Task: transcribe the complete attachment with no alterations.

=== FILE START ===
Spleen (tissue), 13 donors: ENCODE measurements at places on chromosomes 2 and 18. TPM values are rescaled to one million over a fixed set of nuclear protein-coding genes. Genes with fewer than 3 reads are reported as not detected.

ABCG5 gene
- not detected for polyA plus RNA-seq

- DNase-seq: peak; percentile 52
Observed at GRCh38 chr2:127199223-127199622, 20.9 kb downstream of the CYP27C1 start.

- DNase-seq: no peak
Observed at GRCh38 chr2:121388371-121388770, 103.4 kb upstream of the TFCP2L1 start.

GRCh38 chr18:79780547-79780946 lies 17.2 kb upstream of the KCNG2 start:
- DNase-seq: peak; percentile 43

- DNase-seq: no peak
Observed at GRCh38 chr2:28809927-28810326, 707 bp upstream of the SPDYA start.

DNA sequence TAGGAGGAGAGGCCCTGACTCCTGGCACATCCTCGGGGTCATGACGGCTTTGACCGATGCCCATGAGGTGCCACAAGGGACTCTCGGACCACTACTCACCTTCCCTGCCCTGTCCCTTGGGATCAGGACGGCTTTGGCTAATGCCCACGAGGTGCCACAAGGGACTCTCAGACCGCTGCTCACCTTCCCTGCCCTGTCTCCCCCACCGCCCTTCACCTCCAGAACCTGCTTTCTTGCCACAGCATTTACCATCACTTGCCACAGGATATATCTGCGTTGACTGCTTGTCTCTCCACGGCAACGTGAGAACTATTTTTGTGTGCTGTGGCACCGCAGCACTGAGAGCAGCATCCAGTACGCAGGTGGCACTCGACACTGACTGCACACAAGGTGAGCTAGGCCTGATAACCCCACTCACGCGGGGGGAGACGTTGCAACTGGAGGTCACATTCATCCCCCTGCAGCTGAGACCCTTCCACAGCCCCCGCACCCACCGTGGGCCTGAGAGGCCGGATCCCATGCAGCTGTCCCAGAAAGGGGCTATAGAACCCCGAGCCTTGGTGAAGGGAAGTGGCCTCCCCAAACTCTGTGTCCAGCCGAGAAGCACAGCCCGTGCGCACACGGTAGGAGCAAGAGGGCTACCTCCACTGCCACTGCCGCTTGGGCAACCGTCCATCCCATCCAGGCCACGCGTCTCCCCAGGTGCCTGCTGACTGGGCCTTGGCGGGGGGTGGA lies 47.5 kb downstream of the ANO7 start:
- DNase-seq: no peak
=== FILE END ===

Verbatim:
Spleen (tissue), 13 donors: ENCODE measurements at places on chromosomes 2 and 18. TPM values are rescaled to one million over a fixed set of nuclear protein-coding genes. Genes with fewer than 3 reads are reported as not detected.

ABCG5 gene
- not detected for polyA plus RNA-seq

- DNase-seq: peak; percentile 52
Observed at GRCh38 chr2:127199223-127199622, 20.9 kb downstream of the CYP27C1 start.

- DNase-seq: no peak
Observed at GRCh38 chr2:121388371-121388770, 103.4 kb upstream of the TFCP2L1 start.

GRCh38 chr18:79780547-79780946 lies 17.2 kb upstream of the KCNG2 start:
- DNase-seq: peak; percentile 43

- DNase-seq: no peak
Observed at GRCh38 chr2:28809927-28810326, 707 bp upstream of the SPDYA start.

DNA sequence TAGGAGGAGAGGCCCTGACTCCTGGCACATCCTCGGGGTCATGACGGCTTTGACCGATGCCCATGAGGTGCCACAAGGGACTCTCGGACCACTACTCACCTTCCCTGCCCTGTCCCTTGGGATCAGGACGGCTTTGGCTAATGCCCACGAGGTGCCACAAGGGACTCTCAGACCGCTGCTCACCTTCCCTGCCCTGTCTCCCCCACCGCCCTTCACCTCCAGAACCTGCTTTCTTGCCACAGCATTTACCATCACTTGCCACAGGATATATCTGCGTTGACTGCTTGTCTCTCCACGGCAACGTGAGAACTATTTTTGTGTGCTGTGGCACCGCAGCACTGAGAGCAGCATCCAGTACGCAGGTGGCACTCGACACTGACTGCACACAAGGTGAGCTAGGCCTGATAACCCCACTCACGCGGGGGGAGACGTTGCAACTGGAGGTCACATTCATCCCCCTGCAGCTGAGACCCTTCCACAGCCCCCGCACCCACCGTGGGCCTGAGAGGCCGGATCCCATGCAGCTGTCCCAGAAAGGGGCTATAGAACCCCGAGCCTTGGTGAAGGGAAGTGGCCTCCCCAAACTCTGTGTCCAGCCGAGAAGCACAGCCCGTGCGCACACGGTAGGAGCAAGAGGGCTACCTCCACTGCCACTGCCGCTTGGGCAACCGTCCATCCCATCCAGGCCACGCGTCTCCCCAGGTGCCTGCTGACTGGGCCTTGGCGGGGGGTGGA lies 47.5 kb downstream of the ANO7 start:
- DNase-seq: no peak